Both there and in Greece, jumbled parliaments came together with urgency to install more technocratic governments that are committed to delivering the difficult reforms and austerity measures demanded by the European Union, the European Central Bank and the International Monetary Fund.That sounds pretty dire! Euro-centric technocrats swooping into government, carrying with them a new, tough agenda that promotes the welfare of international bodies and organizations.
How have the Italian people reacted to their plight? With, uh, raucous street celebrations.
Am I the only one who notices a mismatch here? Those celebrating Italians don't exactly have the look of people about to have their happiness crushed under the jackboot of internationalist technocrats.
On some level, this incongruity seems connected to something I don't understand terribly well about the eurozone crisis: why reform must be so difficult for Italy in the first place.
As far as I'm aware, Italy faces a very specific problem. While it is currently running budget surpluses, it has a massive amount of debt floating around. The key to keeping Italy afloat, then, is to ensure that it can continue to pay the interest on its debt, and, over time, pay down the principal as well. That in turn requires Italian GDP to grow -- either nominally, through inflation, or actually, through, well, economic growth.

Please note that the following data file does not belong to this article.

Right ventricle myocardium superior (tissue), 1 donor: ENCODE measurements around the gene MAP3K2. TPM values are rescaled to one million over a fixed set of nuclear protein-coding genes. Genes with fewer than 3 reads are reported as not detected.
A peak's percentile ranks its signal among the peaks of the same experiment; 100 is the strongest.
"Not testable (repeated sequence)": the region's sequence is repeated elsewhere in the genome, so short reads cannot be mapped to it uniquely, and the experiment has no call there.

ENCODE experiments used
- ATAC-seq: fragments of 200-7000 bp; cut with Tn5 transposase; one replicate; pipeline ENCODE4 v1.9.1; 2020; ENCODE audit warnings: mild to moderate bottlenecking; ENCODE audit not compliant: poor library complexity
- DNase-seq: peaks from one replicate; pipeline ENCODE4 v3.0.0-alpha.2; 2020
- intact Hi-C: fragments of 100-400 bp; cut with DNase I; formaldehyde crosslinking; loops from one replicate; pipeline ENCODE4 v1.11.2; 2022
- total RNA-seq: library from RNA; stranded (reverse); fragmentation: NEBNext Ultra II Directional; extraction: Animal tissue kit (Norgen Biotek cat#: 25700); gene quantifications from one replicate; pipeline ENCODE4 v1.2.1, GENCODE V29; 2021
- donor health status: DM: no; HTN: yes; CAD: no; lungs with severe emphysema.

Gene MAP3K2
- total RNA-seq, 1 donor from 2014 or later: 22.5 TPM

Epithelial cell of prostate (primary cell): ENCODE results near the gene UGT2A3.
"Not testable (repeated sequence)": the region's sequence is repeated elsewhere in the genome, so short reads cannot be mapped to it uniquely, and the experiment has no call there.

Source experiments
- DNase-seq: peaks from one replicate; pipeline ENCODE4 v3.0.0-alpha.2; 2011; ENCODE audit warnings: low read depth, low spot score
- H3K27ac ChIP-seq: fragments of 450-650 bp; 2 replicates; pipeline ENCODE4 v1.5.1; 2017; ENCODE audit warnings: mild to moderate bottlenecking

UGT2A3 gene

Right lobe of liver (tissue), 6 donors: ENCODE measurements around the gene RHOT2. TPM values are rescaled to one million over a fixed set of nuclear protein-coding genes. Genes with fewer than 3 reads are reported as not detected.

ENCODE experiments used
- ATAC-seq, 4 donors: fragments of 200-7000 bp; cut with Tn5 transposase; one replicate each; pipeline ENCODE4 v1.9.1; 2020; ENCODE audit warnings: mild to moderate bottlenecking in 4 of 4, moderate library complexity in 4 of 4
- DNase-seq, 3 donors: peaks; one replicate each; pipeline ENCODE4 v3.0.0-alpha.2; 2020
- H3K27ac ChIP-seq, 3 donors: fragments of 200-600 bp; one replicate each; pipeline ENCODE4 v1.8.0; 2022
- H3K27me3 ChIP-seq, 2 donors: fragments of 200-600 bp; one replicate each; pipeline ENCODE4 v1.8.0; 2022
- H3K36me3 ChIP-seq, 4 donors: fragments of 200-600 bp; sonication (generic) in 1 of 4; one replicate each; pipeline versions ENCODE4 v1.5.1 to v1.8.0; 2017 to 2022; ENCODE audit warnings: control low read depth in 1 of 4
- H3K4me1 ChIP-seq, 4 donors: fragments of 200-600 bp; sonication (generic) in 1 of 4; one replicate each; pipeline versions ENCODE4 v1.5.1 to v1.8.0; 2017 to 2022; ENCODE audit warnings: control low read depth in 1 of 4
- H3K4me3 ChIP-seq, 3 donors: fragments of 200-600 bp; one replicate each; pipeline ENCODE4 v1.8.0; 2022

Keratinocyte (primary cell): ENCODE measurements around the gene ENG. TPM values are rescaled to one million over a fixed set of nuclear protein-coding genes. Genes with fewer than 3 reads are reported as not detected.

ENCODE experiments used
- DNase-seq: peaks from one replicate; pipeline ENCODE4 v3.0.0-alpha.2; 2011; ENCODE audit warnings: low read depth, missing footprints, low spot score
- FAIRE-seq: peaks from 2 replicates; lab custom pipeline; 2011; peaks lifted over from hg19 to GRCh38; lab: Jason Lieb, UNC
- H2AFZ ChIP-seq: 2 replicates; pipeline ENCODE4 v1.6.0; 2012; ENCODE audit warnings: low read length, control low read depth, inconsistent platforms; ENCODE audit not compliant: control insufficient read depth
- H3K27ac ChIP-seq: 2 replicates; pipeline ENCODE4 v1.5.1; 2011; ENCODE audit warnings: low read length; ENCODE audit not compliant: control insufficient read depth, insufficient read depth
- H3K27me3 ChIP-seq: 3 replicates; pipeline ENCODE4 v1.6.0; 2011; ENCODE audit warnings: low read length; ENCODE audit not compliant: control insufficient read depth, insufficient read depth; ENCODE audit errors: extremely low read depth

The ECB seems presently unwilling to print money and assist Italy by inflating the euro. As a result, Italy has little choice but to seek a growth-oriented path out of the crisis. (This may not be feasible, of course, but bear with me.) That's ostensibly the agenda of the post-Berlusconi Italian national leadership.
But here's the thing: Italian economic growth is good for everyone, including Italians. Pro-growth reforms shouldn't be deeply unpopular -- they should be very popular! And yet, you'd be hard-pressed to find a prescription for saving the eurozone that doesn't yammer on about the need for Italy to impose "discipline" or "accept difficult reform." It's as if fixing the crisis entails whipping profligate Italians, and paying back bondholders with tears.
Look, no set of reforms is going to be all wine and roses for Italians. But, likewise, no plausible set of reforms should actually slow the Italian economy, either. Doing so would just make everybody worse off. So the idea that fixing the eurozone requires horrendous sacrifice from the Italian people just doesn't parse for me.
I don't get it. The interests of Italy and the interests of the rest of Europe seem at least somewhat aligned at the moment -- but nobody's seemed to notice, because they're too busy trying to instill some misguided moral order.